The Japanese Government is formally considering an option to not let it’s whaling fleet return south this year.

After taking evidence on all options the Fisheries Agency of Japan‘s special review committee on whaling is considering a national ban, says the Japanese newspaper Yomiuri Shimbun.

According to that paper, a majority of committee members continue to support whaling for research purposes but, for the first time ever, a minority of the delegates acknowledged that after 25 years, Japan had failed to gain international support for the research, and proposed that whaling be scaled down or halted.

This news comes from the same review committee which was formed in April following a season in which, citing harassment by Sea Shepherd, the fleet returned home having caught just 170 of its intended 945 whales.

Further, the Austrailian newspaper The Age, reports:

At the recent International Whaling Commission meeting in Jersey, Britain, Japan’s commissioner Kenji Kagawa said the government made the difficult decision to recall the whaling fleet part way through its season last February to protect human lives.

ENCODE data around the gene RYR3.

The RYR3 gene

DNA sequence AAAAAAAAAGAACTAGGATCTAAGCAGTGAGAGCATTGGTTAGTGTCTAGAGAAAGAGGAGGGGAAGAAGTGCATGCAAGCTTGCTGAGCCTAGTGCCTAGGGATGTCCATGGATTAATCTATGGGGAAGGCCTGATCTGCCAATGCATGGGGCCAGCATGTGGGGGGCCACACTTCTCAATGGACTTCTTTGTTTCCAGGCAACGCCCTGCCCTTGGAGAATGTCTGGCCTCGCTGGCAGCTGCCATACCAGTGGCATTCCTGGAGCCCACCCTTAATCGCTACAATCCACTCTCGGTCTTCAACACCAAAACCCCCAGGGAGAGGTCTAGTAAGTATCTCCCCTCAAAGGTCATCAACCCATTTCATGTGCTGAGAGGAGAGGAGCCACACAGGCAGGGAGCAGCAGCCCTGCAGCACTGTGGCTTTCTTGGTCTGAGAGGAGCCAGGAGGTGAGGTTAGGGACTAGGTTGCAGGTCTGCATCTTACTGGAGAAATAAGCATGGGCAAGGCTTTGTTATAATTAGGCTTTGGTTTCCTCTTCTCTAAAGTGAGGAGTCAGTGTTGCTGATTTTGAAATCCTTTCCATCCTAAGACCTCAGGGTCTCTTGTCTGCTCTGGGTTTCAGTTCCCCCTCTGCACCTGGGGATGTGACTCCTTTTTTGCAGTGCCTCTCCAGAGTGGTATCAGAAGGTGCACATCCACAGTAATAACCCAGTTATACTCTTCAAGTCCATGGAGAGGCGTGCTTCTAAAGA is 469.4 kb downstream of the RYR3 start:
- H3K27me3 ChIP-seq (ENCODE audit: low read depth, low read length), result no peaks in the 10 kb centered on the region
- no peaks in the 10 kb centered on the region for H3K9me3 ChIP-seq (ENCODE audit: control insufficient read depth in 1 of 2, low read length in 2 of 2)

“But I would like to stress that our decision does not indicate any change in Japan’s whaling policy,” Mr Kagawa said.

However, the Fisheries Agency that supervises the fleet has been unable to obtain support for the ships from the Japan Coast Guard.

If the fleet is to return, it must find a way to secure ships and whalers against harassment by Sea Shepherd.

Yomiuri said the review’s majority stated: “Research whaling is justified on the basis of an international treaty. It should be continued without yielding to heinous interference.”

The minority said: “If we cannot gain understanding on the research whaling in the international community, we should scale it down or halt it.”

No news has been reported on the official government reaction to the committee’s report.

Tagged with →  
Share →

Sign up for the gCaptain Newsletter!

Over 22,000 people receive the gCaptain email newsletter every single day. Get the maritime and offshore industry headlines that matter sent straight to your inbox. Or LIKE us on Facebook!

We will not share your email address with anybody for any reason